It’s hard to summarize this post into a short takeaway, but here’s my best attempt: we’ve made a lot of progress in 2019 to build a more diverse team and make everyone feel welcomed at Plaid, but we are not where we want to be yet, and we have some concrete action items to get us closer in 2020.
Let’s dive in.
Nothing speaks louder than the numbers themselves, so here’s where we are as of December of 2019 based on self-reported statistics from our last quarterly engineering survey.
I want to take a moment and acknowledge the progress we’ve made in the last couple of years:
As you can see from the above graph, we started 2018 significantly behind the industry average for gender diversity. When I joined Plaid in April of 2018, I was the 3rd woman out of ~50 engineers. We’ve done a lot to get our engineering team’s gender ratio near the industry average of 16%. However, this number is still far from good and the industry average is not a high bar for us to hold ourselves to.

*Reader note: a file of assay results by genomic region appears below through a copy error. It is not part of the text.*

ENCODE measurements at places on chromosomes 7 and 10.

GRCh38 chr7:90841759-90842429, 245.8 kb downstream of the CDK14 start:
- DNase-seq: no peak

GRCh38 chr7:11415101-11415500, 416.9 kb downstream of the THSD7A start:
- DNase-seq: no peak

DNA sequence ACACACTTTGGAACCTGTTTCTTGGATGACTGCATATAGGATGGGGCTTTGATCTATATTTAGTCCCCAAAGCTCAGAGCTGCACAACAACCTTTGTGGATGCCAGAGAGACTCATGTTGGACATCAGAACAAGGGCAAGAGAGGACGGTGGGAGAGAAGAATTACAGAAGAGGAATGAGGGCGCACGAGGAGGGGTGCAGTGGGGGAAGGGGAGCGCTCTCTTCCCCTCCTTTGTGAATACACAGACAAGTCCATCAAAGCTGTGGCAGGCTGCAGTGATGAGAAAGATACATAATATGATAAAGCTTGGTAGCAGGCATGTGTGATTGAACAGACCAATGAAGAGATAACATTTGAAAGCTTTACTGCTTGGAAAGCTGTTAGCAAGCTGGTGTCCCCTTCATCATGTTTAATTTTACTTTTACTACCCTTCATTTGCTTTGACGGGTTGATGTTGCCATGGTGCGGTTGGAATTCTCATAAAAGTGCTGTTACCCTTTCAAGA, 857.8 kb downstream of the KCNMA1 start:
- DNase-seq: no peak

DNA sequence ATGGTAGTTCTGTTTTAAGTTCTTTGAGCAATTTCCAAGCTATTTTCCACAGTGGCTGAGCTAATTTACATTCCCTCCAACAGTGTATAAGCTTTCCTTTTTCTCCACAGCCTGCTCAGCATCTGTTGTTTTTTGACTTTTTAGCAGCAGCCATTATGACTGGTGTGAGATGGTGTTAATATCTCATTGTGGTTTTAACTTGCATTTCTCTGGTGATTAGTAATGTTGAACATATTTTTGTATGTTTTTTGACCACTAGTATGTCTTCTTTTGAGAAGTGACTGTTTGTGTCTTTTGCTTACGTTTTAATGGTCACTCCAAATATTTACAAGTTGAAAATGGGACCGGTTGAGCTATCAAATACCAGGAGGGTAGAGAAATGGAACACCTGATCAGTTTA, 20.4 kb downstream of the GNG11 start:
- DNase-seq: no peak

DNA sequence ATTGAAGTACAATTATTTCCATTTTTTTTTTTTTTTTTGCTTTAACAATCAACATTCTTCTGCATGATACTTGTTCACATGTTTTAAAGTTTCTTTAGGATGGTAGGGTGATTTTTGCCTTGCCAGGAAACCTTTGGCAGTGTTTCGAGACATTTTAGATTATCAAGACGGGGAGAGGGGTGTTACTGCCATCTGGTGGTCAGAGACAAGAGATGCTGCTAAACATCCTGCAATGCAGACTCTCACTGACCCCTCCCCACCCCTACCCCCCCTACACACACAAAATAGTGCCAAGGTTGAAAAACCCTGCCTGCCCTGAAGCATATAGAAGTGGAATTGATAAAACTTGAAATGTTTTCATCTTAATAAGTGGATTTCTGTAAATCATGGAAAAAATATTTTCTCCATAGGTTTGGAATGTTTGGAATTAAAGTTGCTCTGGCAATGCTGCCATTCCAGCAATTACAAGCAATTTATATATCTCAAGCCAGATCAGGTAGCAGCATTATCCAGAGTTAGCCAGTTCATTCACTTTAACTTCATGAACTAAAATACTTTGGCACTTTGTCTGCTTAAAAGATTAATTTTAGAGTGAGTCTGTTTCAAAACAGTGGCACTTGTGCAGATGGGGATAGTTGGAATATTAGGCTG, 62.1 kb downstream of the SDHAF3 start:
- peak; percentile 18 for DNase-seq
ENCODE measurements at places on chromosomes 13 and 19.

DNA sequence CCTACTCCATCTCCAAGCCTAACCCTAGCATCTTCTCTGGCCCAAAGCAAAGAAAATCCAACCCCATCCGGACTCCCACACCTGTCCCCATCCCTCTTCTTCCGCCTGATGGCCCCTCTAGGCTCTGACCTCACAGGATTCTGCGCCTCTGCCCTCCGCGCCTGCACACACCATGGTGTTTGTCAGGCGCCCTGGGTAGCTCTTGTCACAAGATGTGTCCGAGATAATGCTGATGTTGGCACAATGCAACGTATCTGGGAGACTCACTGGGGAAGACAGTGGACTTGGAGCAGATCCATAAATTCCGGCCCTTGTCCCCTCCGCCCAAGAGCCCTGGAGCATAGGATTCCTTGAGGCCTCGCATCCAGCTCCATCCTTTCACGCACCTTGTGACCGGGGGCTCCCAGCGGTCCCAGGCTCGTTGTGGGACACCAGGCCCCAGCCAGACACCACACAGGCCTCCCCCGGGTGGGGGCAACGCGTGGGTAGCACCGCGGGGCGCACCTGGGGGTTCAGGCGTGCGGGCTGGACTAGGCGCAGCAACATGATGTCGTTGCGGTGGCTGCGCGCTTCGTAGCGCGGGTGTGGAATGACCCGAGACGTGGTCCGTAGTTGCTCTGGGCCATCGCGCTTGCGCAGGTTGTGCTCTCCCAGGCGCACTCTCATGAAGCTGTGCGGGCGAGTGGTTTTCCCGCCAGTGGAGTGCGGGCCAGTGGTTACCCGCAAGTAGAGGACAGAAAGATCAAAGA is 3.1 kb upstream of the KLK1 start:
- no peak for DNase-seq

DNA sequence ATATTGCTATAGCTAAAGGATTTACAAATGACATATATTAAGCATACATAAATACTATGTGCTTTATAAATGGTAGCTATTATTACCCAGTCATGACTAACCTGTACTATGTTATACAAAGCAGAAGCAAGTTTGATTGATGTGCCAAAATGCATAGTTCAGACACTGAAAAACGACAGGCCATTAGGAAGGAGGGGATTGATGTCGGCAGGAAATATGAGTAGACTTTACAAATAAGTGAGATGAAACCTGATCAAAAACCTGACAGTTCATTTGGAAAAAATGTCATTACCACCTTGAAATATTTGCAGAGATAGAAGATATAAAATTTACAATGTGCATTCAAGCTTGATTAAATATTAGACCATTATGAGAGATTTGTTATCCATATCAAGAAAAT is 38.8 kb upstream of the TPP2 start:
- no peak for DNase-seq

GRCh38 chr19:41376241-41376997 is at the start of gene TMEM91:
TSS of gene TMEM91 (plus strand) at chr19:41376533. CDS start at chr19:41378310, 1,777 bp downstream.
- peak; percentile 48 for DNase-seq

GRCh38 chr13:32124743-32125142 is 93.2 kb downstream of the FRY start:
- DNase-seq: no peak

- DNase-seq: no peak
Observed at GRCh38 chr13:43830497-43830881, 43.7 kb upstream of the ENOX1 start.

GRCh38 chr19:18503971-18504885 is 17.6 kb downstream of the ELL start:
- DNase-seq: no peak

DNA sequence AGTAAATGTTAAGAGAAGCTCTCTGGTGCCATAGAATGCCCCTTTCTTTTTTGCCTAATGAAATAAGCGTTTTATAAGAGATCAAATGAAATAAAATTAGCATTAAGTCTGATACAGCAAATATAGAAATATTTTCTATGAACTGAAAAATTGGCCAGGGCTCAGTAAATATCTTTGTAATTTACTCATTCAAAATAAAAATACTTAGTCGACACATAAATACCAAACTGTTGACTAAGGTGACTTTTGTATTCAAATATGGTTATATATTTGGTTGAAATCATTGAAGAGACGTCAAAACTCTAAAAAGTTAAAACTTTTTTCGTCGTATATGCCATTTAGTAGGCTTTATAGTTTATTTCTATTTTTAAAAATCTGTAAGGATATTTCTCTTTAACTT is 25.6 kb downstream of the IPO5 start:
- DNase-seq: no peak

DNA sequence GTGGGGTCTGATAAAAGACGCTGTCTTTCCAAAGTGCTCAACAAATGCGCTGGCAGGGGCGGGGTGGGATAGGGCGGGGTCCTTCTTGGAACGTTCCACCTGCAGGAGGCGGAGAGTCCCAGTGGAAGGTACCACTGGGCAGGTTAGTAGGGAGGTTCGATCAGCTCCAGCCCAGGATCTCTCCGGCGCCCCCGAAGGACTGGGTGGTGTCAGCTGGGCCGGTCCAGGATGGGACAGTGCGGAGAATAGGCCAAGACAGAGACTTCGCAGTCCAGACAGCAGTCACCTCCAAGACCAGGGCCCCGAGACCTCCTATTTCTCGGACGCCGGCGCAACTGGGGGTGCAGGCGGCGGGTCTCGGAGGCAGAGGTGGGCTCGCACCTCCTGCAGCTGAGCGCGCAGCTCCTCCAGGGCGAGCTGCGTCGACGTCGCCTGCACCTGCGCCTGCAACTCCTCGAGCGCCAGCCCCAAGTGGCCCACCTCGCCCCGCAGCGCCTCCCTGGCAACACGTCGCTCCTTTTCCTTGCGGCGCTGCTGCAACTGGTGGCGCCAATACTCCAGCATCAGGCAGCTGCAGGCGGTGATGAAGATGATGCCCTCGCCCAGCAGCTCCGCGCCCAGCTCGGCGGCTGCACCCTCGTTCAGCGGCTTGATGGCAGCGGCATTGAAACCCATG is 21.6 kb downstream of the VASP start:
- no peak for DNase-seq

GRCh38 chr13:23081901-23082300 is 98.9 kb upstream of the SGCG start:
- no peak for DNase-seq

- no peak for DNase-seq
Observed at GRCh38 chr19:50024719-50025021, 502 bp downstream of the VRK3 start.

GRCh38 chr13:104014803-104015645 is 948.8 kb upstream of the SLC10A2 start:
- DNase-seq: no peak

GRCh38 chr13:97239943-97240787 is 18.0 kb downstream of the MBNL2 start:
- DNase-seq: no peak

Additionally, when I joined Plaid, there were zero female engineering managers. By the end of 2018, we were at 37% (3 out of 8), and by the end of 2019, we are at 25% (5 out of 20). I’m particularly proud of this statistic because (1) not many companies (even those with high overall diversity statistics) have been able to build a diverse management team, and (2) having diverse voices in management means we are able to consider diverse perspectives when setting up processes that impact the entire engineering team.
We define URG (underrepresented group) as women, Black, Latinx, American Indian, Alaska Native, and LGBTQ.
Based on survey data, 27% of our engineering team identify as URG, 64% of the team identify as non-URG, and 9% are unspecified.